Be careful if you choose to use other blasting mediums, as many of them will do damage to the exterior of the staurolite.

Chemical methods are ineffective for removing mica. To remove anything that you can’t get with sand blasting, or to clean a chiseled specimen, you’ll need to put in some elbow grease.

While you can’t dissolve the mica and leave the staurolite intact, you can use household hydrogen peroxide and a wire brush to remove the last bits of stone from the staurolite crystals. It’s the best way to be sure.

Staurolite crystals guide

Is There Fake Staurolite?

Staurolite crystals are worth a surprising amount, which opens the market to fake stones being sold as Fairy Crosses.

There are two kinds of fake staurolite:

  1. Mechanically altered staurolite crystals, and
  2. Actual fakes.

A lot of the staurolite specimens seen on the market are imperfectly formed samples that were later ground down to make a perfect right angle and remove any unsightly bits on the exterior of the crystals.

Detecting altered crystals is tricky, but anything with perfect faces at a 90° angle is suspect. You can often see marks from sanding or grinding, but these will also look very similar to the natural striations present on some specimens.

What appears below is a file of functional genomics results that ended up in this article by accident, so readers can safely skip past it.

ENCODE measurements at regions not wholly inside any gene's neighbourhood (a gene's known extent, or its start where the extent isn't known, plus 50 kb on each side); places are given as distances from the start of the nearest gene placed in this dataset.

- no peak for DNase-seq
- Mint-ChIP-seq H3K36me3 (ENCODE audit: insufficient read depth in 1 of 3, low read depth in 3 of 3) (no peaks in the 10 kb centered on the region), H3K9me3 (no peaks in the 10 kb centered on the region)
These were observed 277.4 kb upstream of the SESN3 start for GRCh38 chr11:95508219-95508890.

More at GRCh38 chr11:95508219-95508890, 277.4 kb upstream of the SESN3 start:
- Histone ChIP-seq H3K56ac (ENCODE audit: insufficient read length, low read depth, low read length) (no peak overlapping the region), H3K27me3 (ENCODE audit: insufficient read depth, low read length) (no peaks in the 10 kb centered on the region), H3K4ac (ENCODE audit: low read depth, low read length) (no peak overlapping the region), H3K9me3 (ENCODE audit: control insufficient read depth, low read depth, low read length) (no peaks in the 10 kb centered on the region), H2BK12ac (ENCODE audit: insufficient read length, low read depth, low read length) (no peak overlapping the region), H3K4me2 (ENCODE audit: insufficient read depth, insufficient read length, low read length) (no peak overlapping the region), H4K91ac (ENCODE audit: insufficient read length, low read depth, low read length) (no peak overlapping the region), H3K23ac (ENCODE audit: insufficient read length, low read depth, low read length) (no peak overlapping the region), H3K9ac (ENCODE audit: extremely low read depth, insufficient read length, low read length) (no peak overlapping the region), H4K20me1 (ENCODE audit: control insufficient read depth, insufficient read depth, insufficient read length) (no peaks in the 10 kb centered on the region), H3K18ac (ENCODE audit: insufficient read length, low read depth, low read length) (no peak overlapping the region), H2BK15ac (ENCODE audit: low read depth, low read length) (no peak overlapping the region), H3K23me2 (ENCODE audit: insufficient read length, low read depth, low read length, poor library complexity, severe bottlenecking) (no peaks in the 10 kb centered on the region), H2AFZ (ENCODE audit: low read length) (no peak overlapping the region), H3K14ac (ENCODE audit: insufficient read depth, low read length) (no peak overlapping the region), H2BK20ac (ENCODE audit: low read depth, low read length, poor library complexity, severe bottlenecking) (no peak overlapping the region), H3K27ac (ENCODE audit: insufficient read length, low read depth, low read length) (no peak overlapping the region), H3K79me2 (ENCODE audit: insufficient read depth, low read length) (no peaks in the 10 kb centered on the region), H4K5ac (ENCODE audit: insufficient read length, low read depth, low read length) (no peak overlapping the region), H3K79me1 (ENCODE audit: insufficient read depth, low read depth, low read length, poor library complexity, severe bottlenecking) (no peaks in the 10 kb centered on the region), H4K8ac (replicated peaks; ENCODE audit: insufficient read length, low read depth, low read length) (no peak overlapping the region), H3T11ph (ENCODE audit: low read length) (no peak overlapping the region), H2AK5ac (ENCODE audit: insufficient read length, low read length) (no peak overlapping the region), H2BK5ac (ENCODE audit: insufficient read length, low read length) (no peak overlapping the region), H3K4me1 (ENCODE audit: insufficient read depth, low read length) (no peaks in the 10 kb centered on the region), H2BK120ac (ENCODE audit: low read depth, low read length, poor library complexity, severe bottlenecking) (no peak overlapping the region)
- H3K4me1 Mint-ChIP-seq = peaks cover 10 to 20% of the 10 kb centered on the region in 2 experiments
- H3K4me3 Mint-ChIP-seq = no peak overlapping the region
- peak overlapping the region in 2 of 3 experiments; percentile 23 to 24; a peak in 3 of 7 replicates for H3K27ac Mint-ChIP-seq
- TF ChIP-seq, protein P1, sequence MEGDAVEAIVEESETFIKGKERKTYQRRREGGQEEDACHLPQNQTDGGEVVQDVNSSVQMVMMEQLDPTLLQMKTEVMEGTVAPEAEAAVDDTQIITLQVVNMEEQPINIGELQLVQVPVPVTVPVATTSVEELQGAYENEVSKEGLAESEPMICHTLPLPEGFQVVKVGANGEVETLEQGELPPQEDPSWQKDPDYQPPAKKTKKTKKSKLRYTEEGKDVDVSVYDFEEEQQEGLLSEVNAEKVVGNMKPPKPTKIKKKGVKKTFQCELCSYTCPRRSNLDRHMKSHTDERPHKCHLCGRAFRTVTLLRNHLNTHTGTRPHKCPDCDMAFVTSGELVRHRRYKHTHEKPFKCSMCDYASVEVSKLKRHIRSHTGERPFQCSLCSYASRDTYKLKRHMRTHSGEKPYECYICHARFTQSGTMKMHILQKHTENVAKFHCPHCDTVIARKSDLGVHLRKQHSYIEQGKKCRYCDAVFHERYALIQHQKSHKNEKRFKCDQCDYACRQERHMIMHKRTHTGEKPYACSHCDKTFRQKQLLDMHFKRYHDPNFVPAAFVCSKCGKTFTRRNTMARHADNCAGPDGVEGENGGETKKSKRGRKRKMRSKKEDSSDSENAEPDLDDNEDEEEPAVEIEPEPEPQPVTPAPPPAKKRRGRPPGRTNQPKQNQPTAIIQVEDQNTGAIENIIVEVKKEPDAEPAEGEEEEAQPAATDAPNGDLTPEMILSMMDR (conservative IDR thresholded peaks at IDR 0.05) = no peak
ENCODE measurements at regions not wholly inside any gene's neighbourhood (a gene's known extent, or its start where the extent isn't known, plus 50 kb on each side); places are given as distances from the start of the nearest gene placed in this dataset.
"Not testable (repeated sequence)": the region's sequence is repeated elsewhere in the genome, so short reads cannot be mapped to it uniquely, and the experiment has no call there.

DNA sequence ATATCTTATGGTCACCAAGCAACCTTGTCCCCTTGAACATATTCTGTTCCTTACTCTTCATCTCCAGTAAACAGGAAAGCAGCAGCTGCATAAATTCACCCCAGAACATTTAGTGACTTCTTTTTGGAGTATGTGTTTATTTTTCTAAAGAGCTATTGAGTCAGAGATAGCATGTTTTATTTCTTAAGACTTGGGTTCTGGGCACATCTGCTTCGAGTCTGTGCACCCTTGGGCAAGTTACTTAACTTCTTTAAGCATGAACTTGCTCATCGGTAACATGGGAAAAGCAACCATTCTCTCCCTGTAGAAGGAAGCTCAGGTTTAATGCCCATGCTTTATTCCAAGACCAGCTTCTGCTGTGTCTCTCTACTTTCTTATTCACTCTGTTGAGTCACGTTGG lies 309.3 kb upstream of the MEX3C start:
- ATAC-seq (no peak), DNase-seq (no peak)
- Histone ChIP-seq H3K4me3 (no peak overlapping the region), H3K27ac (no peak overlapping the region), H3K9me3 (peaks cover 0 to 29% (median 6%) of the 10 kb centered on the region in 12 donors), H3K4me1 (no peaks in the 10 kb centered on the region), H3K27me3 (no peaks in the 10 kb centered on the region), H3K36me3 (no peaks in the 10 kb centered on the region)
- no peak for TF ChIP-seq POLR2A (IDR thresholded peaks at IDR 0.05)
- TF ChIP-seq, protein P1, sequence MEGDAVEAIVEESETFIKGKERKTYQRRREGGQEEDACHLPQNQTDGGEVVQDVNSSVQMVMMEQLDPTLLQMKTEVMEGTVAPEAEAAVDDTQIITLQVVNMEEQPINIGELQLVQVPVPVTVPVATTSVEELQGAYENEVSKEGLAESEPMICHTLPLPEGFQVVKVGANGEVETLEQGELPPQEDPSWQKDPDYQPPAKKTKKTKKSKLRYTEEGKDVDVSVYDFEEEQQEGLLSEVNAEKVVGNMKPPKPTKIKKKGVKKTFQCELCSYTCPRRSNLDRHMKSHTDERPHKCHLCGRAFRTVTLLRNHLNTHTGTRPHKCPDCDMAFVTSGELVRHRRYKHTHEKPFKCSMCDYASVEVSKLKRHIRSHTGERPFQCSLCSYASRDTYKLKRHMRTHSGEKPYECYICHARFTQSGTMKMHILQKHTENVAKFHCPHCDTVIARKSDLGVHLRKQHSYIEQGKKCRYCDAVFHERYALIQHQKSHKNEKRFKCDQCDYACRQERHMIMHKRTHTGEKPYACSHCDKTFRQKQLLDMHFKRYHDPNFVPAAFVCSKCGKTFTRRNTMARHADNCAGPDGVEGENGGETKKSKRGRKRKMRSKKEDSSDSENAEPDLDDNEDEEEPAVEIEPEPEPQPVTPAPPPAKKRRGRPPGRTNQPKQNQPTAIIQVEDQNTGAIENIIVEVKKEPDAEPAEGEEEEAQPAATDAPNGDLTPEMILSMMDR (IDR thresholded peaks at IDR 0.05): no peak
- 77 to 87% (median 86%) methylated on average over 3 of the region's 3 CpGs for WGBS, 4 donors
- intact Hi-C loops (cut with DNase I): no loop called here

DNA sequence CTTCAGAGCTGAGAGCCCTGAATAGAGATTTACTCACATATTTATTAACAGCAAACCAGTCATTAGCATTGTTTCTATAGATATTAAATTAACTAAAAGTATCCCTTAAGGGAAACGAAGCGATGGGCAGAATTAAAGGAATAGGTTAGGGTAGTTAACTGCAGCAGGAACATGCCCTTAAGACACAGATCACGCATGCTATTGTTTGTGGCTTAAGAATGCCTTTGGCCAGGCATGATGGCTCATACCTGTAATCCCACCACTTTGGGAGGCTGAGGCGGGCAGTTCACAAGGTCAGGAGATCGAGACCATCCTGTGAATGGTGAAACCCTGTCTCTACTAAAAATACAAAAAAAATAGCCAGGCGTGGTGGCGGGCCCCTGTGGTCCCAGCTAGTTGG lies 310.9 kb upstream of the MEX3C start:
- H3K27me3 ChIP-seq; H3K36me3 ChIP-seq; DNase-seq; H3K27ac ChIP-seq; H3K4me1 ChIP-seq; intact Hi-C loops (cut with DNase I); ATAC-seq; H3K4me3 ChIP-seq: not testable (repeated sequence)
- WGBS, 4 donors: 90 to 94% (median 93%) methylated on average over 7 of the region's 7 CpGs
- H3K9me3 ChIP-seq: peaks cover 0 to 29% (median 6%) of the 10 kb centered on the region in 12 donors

If you’re a purist, your best bet is to find or buy a specimen that is still in the matrix to be sure that it’s not altered. These altered crystals are relatively common, especially in tourist areas.

The other form of fakery is worse. On occasion you’ll run into “staurolite” that’s simply carved sandstone or soapstone. The similar coloration and people’s general unfamiliarity with minerals make these an easy sell.

They’re also easy to detect. The hardness of any fake staurolite is going to be well under the 7.0 that the mineral naturally has. If it looks perfect, has a very smooth exterior, or just looks a bit off… test the hardness. Most fakes also have less density than real staurolite.

Where Can I Find Staurolite?

While perfect staurolite crosses are rare, you can find staurolite in quite a few places if you know where to look.

Staurolite can be found in the majority of states, but the biggest concentrations of it are along the East Coast. The states that seem to have the most are:

  • Maine
  • New Hampshire
  • Connecticut
  • Georgia
  • Colorado

In these areas, staurolite crystals can be found in local metamorphic formations. Staurolite is often found when mining for other minerals due to its close association with minerals like kyanite and garnets.

Breaking down larger chunks of mica in areas that are known to produce staurolite is your best bet. With some care and a big hammer, you can chisel into the layers and force them to show you whatever is inside.

Staurolite can be difficult to recognize if you’re new to crystal collecting due to its nondescript color. Not every crystal will be twinned either, staurolite sometimes occurs as single crystals.

Digging for it can be hard work but it’s very rewarding. As a bonus, anywhere that staurolite has formed there’s sure to be other metamorphic crystals as well. 

It’s pretty hard to return home empty-handed as long as you chose your spot wisely!